SUBJECTS: Andrew Hastie comments on China, Trust in politicians, Beatles album anniversary
DEBORAH KNIGHT: They are out biggest trading partner, but growing tensions with China have been made worse by Liberal backbencher, Andrew Hastie, who also heads up Parliament’s powerful Joint Intelligence Committee. He compared the world’s response to the rise of China to that of Nazi Germany, triggering a swift and blunt response form the Chinese Embassy.
Here to discuss is Home Affairs Minister, Peter Dutton, and Shadow Minister for Agriculture and Resources, Joel Fitzgibbon. Fellas, good morning to you.
JOEL FITZGIBBON: Good morning, Deb.
KNIGHT: Now, China has hit back at the comments that Andrew Hastie made saying that he’s adopting a Cold War mentality – how damaging, Peter, is this to what is already a tense relationship that we have with China?
PETER DUTTON: Look, it’s not damaging, but we need to be realistic about the fact that we have a very important relationship with China in a trading sense. There’s a lot that we do as well in the intelligence and law enforcement space to stop and to disrupt drugs coming into our country, for example. We do a lot of work with them and we’re very appreciative of that relationship.
KNIGHT: But China’s embassy says comments like this risks eroding trust.
DUTTON: Well, the second point I was going to make, though, is that we need to exert our sovereign right as a nation, as China does, as the United States, as New Zealand – any other country would. We need to recognise the fact there is a lot happening in the cyber space at the moment. Foreign interference is at an all-time high in our country.
So, we need to work through the realities of relationships with different players, and I think Andrew Hastie – who served our country in uniform – deserves respect particularly as the Chair of the Committee, but he’s a backbencher he can use more colourful language than we can.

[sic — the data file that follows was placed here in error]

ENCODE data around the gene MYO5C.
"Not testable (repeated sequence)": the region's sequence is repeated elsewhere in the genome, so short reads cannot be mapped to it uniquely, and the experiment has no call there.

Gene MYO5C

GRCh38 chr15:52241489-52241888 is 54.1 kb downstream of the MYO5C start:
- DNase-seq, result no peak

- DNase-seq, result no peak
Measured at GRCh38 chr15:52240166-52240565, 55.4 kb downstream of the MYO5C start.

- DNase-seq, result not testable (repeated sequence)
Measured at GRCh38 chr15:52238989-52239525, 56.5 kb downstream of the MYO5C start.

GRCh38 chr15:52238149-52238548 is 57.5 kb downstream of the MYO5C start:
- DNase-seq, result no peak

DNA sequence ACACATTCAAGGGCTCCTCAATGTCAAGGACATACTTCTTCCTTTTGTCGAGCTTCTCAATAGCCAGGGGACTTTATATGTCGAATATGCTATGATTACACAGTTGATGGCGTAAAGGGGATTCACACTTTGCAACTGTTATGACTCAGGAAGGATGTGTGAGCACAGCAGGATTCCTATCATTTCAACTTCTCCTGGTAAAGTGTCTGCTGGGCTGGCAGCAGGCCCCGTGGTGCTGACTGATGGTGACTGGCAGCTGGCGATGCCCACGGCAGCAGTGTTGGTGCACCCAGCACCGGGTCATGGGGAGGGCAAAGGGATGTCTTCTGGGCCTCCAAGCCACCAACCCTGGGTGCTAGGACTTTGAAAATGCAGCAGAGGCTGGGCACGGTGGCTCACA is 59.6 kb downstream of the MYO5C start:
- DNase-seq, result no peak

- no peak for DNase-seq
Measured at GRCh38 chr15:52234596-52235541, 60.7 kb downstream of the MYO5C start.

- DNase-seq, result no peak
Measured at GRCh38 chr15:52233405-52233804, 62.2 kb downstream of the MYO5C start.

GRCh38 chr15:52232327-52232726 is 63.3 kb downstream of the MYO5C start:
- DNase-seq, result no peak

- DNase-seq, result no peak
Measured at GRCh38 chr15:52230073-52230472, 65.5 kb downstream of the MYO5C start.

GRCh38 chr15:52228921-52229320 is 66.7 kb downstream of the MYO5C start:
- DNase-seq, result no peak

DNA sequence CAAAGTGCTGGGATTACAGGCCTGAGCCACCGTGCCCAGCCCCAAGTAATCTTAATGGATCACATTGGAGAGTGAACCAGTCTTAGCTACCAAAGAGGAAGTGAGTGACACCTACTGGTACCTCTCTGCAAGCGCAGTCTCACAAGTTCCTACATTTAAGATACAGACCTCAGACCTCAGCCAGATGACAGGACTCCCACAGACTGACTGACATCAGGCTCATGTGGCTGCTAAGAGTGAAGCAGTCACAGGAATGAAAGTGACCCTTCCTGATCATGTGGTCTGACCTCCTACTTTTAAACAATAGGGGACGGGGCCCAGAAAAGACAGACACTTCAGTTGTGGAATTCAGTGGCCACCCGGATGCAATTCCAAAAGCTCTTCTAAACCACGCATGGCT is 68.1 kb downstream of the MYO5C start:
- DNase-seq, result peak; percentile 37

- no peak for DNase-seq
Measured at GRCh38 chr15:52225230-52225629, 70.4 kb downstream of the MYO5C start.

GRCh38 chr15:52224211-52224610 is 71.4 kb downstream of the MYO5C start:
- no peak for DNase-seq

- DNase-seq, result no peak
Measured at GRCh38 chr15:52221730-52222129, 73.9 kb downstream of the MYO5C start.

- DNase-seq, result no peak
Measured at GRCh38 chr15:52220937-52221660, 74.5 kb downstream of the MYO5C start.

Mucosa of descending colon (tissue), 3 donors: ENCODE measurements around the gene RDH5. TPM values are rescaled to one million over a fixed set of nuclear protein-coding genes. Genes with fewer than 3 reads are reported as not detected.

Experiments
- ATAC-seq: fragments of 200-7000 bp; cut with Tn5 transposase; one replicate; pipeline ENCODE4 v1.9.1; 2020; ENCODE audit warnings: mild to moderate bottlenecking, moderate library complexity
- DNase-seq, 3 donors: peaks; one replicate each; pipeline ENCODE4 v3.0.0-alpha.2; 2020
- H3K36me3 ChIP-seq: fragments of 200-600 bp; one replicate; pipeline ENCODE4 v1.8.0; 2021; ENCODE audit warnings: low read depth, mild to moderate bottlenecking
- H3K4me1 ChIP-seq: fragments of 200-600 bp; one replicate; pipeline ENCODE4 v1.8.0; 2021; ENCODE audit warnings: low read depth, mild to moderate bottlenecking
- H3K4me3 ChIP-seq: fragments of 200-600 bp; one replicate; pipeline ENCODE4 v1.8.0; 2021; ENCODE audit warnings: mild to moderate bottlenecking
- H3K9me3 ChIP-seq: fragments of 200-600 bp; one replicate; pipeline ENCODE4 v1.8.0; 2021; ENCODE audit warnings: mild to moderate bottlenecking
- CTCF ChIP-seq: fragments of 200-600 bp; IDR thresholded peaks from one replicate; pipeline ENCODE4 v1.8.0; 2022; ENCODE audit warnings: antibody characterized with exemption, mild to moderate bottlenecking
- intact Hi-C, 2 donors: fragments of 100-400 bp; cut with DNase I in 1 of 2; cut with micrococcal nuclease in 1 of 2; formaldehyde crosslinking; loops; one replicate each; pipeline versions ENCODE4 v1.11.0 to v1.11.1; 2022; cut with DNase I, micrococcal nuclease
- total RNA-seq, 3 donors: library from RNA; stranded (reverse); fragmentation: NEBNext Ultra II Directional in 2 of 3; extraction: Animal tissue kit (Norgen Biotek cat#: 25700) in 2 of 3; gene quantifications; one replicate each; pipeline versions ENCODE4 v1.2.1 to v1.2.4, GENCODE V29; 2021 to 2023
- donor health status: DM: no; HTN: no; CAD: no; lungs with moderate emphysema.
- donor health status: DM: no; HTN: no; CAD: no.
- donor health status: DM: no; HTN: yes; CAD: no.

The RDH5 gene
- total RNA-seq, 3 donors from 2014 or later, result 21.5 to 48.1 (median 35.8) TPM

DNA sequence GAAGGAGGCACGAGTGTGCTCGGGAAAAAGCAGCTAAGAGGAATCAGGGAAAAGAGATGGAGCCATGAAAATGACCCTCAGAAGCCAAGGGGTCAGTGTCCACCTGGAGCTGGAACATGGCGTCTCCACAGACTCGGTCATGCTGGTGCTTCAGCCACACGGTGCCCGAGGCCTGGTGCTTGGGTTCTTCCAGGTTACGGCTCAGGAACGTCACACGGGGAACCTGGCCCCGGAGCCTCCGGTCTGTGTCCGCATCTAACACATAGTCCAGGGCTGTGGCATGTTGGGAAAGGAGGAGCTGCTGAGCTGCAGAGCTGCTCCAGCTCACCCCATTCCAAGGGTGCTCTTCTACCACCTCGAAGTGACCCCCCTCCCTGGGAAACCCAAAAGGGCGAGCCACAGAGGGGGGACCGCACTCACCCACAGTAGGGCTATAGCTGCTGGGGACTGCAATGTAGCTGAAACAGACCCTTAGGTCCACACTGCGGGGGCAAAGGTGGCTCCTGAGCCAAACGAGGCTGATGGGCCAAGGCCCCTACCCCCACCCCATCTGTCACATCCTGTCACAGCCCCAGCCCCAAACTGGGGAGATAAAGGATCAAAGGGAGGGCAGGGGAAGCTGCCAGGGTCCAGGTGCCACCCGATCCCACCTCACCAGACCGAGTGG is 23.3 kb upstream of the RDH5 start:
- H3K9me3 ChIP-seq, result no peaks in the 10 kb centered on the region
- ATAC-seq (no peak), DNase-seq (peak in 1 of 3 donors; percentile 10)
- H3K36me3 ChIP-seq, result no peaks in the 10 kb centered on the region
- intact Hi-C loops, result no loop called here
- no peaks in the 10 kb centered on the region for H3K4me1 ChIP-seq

KNIGHT: He’s a powerful backbencher, him being Chair of that committee.
DUTTON: Well, and he like Labor members that I’ve spoken to on the Committee, are concerned about some of the foreign interference issues in our country. Understandably, I think that’s shared on both sides of the House, and we want to do what’s right in our best interests – in our nation’s best interests – and that’s what we’ll do.
KNIGHT: And Joel is he right? Should we have concern about the rise and influence of China?
JOEL FITZGIBBON: Now, Deb, it’s a very courageous assertion that by Peter that this is not damaging. Of course it is, and there were two mistakes made yesterday. First, by Andrew Hastie, I think that his comments were not in the national interest, and the second by the Prime Minister who refused to repudiate what Andrew Hastie had to say.
It’s time for, Peter, Scott Morrison - and Peter, indeed – to show some leadership and to pull Andrew Hastie into line, and I’d like to see the Prime Minister confirm or otherwise whether he had prior knowledge of the publication of that piece, or indeed, whether he somehow – or his office – authorised the publication of that piece.
KNIGHT: And that’s fair enough. If you’ve got the Chinese Embassy intervening here, very swiftly and very bluntly, surely we need to be more steadfast and be clearer in pulling Andrew Hastie into line if that’s the way you want to go here.
DUTTON: Well look, we’ve been very clear about our interests. An important trading nation, but, as I said – foreign interference in our country is at an all-time high. Now, Australians don’t see it day-to-day, but I can tell you that our agencies – including ASIO, the Federal Police – are working on matters all the time.
We’re worried about influence on university campuses, and we’re worried about theft of IP, we’re worried about influencing people within an amazing community, particularly, within the Chinese community here in Australia as well. So, I think we need to be realistic about what is in front of us, and we’ll do that.
As I said, the Prime Minister, myself, all of us will act in our country’s best interests. Joel’s got an opposition role to play and that was Joel being angry before by the way. He’s – he doesn’t deal with it particularly well.
FITZGIBBON: I’ve very good at that Deb.
KNIGHT: He says with a smile.
FITZGIBBON: I’m really good at that from time to time.
KNIGHT: Well, we welcome that from our politicians.